As for the public’s obsession with Tiger’s personal life during the Great Downward Spiral, it seems like an indictment of modern culture, perhaps even a social perversion, until you realize that just about everyone – you and me included – paused at some point to stare at the wreckage. We call it the price of fame. We rationalize our interest with only slight traces of guilt, but when a sleazier and more sordid story comes along, we run from the old news as if it were a live grenade and gather around the water cooler to discuss the latest.
“I got hate mail!” Harvey shrieked. “Tell me, was it my fault the guy was living a double life?”
There was no point in my sticking around any longer. Like a lot of people, the little hydrant was guilty of fate’s only crime: Wrong place, wrong time.
“Nice meeting you,” I said, heading toward my rental car.
“Hey buddy, have a great Thanksgiving,” Harvey said, his voice suddenly full of hope. “Appreciate everything you’ve got – you don’t want to wait until it’s gone.”
Four top finishers in Japan qualify for The Open
IBARAKI, Japan – Shota Akiyoshi of Japan shot a 2-under-par 70 on Sunday to win the Mizuno Open and qualify for The 147th Open.
Akiyoshi offset three bogeys with five birdies at the Royal Golf Club in Ibaraki, Japan, to finish 1 under overall and secure his first ever tournament win on the Japan Golf Tour.
Michael Hendry of New Zealand and Japanese golfers Masahiro Kawamura and Masanori Kobayashi were tied for second one stroke off the pace to also qualify for The Open at Carnoustie, Scotland, from July 19-22.
Hendry, who led the tournament coming into the final round, came close to forcing a playoff with Akiyoshi but dropped a shot with a bogey on the final hole when he needed a par to draw level.
Hendry will make his second appearance at The Open after qualifying at the Mizuno Open for the second year in a row.
Lewis hopes to win at Volvik with baby on the way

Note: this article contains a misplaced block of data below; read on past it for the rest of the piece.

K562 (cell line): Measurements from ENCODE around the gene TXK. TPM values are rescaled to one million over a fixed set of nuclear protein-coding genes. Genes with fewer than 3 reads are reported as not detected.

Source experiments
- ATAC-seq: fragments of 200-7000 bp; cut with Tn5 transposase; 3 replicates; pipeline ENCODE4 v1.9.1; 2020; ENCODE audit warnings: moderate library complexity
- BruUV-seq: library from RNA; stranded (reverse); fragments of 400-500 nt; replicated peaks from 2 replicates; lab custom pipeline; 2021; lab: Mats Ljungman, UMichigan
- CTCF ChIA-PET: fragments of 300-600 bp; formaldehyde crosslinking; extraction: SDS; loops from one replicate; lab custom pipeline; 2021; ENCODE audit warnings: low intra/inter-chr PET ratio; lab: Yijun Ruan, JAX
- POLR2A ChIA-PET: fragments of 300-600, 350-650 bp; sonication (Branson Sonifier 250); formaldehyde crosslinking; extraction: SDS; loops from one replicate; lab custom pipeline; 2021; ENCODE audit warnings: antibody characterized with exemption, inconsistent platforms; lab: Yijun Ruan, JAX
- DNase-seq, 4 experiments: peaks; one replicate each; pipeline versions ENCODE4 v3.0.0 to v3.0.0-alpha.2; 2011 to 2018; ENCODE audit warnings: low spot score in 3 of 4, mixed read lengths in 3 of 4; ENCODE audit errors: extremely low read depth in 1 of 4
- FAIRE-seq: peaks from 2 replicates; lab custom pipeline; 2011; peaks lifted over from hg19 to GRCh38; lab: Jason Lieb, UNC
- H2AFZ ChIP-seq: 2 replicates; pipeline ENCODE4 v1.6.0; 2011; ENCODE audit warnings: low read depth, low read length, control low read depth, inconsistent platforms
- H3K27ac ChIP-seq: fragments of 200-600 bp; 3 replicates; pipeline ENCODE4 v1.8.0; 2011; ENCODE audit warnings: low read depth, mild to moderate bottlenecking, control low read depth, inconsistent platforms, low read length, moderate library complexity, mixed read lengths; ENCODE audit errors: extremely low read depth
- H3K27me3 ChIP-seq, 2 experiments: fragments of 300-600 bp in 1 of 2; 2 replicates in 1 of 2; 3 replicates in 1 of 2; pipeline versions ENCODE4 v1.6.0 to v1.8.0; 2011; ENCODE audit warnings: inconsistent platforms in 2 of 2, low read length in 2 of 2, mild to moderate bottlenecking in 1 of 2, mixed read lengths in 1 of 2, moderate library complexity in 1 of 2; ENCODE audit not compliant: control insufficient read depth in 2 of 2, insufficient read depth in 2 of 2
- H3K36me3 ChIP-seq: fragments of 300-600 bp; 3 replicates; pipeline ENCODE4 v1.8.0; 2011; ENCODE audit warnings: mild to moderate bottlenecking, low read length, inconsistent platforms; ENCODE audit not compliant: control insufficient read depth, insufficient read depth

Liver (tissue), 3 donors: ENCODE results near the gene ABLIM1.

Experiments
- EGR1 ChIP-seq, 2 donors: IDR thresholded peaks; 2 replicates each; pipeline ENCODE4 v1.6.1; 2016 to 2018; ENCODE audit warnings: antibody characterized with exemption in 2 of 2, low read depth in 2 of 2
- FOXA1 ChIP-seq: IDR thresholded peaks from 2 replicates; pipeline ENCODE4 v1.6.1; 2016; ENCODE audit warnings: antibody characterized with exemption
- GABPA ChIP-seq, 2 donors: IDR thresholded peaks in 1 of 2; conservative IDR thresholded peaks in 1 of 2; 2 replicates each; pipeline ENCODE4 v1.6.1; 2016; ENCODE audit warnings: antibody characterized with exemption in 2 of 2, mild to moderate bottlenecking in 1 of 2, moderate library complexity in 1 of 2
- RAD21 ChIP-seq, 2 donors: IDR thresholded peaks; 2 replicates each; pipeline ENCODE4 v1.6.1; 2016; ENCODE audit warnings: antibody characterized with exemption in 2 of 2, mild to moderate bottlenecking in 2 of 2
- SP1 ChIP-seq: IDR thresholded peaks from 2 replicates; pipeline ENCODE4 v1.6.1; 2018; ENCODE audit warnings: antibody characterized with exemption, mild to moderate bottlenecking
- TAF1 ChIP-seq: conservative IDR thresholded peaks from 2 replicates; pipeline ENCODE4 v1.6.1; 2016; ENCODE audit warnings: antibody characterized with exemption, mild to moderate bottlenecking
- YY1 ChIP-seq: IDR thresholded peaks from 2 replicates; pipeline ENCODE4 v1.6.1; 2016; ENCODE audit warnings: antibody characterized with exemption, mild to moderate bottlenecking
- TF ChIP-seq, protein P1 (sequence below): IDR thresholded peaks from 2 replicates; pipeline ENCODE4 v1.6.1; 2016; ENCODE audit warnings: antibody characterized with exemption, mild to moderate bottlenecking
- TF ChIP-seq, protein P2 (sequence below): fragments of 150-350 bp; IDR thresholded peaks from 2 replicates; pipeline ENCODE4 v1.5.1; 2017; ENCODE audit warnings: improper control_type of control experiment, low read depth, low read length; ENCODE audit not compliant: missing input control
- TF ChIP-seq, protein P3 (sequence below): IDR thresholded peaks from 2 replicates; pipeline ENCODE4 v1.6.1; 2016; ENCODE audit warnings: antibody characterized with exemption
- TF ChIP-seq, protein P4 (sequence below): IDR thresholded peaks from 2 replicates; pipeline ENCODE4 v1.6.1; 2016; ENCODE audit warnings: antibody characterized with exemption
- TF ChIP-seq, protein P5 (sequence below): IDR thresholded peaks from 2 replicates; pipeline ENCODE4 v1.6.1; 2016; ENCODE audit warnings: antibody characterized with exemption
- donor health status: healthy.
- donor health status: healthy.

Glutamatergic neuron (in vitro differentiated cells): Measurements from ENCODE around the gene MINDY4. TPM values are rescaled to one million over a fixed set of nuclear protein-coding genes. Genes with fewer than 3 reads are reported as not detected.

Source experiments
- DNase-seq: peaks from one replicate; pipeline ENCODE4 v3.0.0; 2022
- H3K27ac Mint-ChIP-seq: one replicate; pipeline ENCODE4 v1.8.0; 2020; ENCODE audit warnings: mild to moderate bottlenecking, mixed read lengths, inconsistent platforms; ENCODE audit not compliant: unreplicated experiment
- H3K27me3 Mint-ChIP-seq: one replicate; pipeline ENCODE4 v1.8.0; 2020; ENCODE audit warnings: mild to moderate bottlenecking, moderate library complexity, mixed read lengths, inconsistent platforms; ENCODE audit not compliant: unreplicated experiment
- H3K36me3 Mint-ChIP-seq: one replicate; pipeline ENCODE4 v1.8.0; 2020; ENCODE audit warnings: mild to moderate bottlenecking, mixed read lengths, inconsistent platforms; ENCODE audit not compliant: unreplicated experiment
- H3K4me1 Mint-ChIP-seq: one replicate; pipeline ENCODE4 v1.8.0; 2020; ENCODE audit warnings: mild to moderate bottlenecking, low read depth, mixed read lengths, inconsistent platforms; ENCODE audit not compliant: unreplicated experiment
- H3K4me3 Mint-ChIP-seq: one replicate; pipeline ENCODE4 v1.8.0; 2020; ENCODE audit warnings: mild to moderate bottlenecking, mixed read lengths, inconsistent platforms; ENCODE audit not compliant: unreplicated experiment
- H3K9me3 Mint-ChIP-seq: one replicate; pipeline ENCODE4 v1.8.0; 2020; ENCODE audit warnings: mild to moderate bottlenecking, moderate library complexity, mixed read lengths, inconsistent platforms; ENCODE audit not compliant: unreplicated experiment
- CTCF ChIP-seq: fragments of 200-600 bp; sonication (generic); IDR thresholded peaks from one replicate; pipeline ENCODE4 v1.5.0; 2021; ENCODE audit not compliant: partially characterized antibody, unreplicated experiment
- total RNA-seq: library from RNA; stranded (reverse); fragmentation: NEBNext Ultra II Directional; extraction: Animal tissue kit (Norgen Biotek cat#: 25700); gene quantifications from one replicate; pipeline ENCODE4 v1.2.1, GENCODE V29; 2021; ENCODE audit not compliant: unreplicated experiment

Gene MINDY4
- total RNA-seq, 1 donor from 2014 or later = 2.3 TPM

Stacy Lewis was listening to more than her caddie on her march up the leaderboard Saturday at the Volvik Championship.
Pregnant with her first child, she is listening to her body in a new way these days.
And she could hear a message coming through loud and clear toward the end of her round at Travis Point Country Club in Ann Arbor, Mich.
“The little one was telling me it’s dinnertime,” Lewis said.
Lewis birdied five of the last six holes to shoot 5-under-par 67 and move into position to make a Sunday run at winning her 13th LPGA title. She is two shots behind the leader, Minjee Lee, whose 68 moved her to 12 under overall.
Sunday has the makings of a free for all with 10 players within three shots of the lead.
Lewis, 33, is four months pregnant, with her due date Nov. 3. She’s expecting to play just a few more times before putting the clubs away to get ready for the birth. She said she’s likely to make the Marathon Classic in mid-July her last start of the season before returning next year.
Of course, Lewis would relish winning with child.
“I don’t care what limitations I have or what is going on with my body, I want to give myself a chance to win,” she told LPGA.com at the Kingsmill Championship last week.
Lewis claimed an emotional victory with her last title, taking the Cambia Portland Classic late last summer after announcing earlier in the week that she would donate her entire winnings to the Hurricane Harvey relief efforts in her Houston hometown.
A victory Sunday would also come with a lot of emotion.
It’s been an interesting year for Lewis.